U.S. Energy Information Administration logo
Skip to sub-navigation
December 11, 2014

Several states are adding or increasing incentives for electric vehicle charging stations

map of electric vehicle charging stations in the lower 48, as explained in the article text
Source: U.S. Energy Information Administration, based on Alternative Fuels Data Center

During the past few years, several models of plug-in electric vehicles (PEVs), including battery electric vehicles (EVs) and plug-in hybrid electric vehicles (PHEVs), have been introduced in the light-duty vehicle market. PEVs are limited by driving range, which is related to battery capacity, and can usually travel between 60 and 200 miles before recharging. Therefore, charging infrastructure is crucial to the success of these kinds of vehicles. To address this issue, states have established plans to promote the development of infrastructure through financial incentives for the building of new public and private recharging facilities.

In 2008, Washington and Oregon established plans to facilitate PEV travel by installing recharging stations at convenient intervals on major travel corridors, including along Interstate 5 (I-5), the main north-south highway that runs from Canada to Mexico. Each station contains one 480-volt direct current (DC) fast charger and one 240-volt Level 2 charger. Fast chargers take 15 to 30 minutes to charge a vehicle's battery, while Level 2 chargers take about 4 hours.

Fast chargers are now located every 25 to 50 miles along the 585 miles of I-5 running through Washington and Oregon, as well as along other major routes in these states. Oregon also offers a tax credit for the installation of charging stations, valued at 25% of the cost for residences and 35% for businesses.

Washington and Oregon now have about 5% and 4%, respectively, of the nation's total public charging stations, despite having only about 2% and 1% of the nation's total light-duty vehicles. From March 2012 through April 2014, PEV drivers recharged 17,917 times in Washington and 18,522 times in Oregon, mostly using fast chargers. Total kilowatthours consumed were also similar: 154,881 in Washington and 153,256 in Oregon.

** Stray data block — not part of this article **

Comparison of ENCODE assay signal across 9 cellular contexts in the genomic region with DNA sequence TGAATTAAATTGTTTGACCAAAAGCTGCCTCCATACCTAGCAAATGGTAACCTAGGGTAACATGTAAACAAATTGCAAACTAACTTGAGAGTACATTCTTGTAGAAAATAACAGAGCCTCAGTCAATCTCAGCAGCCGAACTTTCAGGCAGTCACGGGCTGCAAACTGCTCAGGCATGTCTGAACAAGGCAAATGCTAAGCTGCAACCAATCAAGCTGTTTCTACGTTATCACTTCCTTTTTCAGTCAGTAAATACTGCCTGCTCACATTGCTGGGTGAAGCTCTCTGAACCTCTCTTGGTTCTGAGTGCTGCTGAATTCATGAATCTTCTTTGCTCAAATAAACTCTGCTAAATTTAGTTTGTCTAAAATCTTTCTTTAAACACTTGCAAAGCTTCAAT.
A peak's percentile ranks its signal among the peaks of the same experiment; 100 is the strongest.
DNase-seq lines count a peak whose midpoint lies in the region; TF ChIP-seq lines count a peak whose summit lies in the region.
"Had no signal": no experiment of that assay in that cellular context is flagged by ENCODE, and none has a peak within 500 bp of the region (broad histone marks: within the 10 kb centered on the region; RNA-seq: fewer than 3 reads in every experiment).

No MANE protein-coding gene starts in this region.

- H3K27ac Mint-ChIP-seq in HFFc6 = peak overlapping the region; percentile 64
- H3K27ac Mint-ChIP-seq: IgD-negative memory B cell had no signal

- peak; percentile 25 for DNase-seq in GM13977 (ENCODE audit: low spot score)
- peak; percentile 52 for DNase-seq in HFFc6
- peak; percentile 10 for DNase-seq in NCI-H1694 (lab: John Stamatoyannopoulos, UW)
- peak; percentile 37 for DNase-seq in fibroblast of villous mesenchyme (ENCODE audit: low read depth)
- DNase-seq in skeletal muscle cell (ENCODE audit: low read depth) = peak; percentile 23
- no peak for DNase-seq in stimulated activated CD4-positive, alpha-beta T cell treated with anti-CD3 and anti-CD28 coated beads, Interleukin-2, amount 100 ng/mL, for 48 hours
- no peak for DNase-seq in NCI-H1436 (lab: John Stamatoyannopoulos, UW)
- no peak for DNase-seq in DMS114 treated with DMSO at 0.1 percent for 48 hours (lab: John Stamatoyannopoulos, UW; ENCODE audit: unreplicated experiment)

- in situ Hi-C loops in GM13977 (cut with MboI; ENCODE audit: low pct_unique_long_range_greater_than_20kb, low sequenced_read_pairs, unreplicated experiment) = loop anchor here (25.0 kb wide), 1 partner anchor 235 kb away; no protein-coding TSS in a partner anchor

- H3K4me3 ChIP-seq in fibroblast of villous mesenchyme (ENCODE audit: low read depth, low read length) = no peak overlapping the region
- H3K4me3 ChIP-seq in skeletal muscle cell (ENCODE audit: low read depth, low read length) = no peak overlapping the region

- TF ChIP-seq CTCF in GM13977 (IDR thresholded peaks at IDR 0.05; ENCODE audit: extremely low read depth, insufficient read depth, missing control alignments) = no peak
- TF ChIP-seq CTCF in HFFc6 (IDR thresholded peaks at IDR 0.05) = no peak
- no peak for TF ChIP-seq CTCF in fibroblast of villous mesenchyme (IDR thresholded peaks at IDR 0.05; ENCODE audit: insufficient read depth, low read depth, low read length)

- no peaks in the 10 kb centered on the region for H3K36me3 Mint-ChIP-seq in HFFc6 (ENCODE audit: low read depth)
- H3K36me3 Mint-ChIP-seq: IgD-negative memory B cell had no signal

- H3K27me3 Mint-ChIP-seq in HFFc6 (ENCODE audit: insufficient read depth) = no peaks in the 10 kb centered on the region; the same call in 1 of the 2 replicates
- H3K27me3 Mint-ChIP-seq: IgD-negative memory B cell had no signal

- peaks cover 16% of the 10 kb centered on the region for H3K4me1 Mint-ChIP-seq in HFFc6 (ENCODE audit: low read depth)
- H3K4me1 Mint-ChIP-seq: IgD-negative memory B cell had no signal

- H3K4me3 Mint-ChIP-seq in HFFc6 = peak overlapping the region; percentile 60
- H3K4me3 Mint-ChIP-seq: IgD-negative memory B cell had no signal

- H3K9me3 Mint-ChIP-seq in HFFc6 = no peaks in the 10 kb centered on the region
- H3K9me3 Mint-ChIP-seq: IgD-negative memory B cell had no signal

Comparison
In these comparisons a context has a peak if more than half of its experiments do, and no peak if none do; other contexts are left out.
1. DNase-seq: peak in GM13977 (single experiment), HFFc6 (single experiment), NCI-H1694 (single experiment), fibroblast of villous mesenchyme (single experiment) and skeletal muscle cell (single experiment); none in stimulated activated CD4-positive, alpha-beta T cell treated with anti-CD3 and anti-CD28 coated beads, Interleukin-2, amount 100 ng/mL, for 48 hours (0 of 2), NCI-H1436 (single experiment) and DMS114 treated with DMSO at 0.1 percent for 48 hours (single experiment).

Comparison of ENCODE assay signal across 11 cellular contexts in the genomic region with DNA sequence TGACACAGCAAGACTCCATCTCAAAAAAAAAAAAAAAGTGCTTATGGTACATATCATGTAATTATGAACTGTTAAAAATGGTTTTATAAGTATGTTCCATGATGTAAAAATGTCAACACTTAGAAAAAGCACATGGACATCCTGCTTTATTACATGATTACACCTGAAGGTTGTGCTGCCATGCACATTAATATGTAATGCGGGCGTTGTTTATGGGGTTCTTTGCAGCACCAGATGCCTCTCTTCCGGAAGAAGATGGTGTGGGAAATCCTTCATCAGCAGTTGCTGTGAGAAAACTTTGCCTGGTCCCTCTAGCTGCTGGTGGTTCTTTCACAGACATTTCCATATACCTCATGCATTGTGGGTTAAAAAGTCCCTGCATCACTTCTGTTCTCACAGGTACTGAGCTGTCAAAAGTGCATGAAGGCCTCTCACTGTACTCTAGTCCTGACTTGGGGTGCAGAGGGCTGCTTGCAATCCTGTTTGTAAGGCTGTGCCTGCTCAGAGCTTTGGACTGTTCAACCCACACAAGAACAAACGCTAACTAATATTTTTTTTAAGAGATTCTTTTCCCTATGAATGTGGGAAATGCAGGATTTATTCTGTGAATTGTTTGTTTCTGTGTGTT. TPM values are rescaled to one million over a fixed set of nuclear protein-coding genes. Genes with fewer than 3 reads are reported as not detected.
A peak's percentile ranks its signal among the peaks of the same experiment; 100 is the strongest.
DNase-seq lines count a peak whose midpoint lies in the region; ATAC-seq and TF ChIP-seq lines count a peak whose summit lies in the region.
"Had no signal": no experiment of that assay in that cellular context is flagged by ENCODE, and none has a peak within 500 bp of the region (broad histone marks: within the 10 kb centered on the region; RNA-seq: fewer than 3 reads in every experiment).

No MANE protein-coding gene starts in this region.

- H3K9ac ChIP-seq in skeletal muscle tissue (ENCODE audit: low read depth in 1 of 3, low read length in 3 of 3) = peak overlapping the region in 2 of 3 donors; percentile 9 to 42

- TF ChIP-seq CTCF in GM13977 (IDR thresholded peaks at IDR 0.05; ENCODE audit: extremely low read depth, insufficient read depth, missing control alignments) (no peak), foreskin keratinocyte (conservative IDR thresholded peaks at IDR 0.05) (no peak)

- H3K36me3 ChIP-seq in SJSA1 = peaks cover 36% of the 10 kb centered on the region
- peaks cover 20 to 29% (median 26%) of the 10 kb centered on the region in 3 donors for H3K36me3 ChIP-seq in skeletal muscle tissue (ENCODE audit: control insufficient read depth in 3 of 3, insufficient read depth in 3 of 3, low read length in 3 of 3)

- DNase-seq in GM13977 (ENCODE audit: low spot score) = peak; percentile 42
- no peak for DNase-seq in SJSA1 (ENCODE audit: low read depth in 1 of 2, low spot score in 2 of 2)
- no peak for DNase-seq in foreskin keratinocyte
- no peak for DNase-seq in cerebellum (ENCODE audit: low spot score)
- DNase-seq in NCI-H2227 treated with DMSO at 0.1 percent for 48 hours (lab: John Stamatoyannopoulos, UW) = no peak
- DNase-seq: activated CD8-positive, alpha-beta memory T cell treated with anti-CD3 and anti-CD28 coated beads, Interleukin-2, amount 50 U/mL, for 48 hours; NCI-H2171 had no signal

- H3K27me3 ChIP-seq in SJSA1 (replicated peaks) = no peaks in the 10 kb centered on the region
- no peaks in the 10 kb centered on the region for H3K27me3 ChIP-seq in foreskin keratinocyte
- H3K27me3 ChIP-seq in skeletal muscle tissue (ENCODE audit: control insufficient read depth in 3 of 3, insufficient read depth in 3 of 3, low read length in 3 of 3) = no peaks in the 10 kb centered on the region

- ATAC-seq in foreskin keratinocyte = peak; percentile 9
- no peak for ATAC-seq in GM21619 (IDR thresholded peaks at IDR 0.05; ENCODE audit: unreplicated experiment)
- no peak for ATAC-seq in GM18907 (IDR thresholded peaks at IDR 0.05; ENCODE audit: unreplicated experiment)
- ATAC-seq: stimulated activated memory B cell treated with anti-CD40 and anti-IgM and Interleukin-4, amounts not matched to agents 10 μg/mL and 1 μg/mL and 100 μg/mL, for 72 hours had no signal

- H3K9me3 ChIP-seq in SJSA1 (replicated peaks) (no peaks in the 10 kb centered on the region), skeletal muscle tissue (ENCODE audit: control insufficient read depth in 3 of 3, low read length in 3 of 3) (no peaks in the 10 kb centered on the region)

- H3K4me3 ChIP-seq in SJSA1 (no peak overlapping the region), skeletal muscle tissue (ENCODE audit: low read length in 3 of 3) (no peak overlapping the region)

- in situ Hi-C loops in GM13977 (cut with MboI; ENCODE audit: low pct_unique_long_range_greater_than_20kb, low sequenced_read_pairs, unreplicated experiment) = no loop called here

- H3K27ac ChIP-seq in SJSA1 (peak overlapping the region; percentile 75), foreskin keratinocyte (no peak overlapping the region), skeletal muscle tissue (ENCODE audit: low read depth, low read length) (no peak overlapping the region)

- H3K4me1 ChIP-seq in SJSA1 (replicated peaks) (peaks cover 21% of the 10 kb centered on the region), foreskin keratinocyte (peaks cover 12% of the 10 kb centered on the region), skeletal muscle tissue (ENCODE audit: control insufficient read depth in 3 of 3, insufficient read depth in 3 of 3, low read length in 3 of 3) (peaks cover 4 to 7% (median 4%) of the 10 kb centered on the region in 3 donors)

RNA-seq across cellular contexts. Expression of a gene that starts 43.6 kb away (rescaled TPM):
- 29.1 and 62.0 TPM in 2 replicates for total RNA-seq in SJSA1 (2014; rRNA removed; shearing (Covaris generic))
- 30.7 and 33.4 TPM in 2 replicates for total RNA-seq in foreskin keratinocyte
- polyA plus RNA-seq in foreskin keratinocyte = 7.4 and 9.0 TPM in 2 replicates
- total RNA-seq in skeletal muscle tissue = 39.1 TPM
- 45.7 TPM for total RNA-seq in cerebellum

California also plans to add charging stations along its length of I-5, extending what state governments have called the "West Coast Electric Highway" all the way to Mexico. At this point, California has focused its efforts on building charging infrastructure around its major cities. The state currently has more than one-fifth of the U.S. public charging stations.

Several other states offer incentives for EV infrastructure:

  • Maryland offers incentives for PEV recharging equipment: a tax credit of 20% of the cost, up to $400, and a rebate of 50% of the cost, up to $900 for individuals, $5,000 for businesses, and $7,500 for retail gas stations.
  • The District of Columbia offers a tax credit of 50% of the cost of installing a charging station, up to $1,000 for residences and $10,000 for publicly accessible stations.
  • Arizona offers a $75 tax credit for installing charging equipment.
  • Louisiana offers a 50% tax credit for the cost of charging equipment.
  • Missouri's tax credit covers 20% of the cost of installing fueling station, up to $15,000 for individuals and $20,000 for businesses.
  • New York's income tax credit of 50% of the cost of charging equipment covers up to $5,000.
  • Oklahoma has a 75% tax credit for the cost of commercial charging infrastructure.
  • Utah has made electricity used for vehicles exempt from taxes.

In addition to infrastructure incentives, several states also promote PEV sales by allowing those vehicles in high-occupancy vehicle (HOV) lanes, regardless of the number of passengers in the vehicle. Hawaii allows PEV owners to drive in HOV lanes and exempts them from public parking fees. California, Florida, Georgia, Tennessee, and Utah also provide HOV access to PEV drivers. New Jersey, New York, and Virginia offer such privileges on a limited number of roads.

Principal contributors: Allen McFarland, Nicholas Chase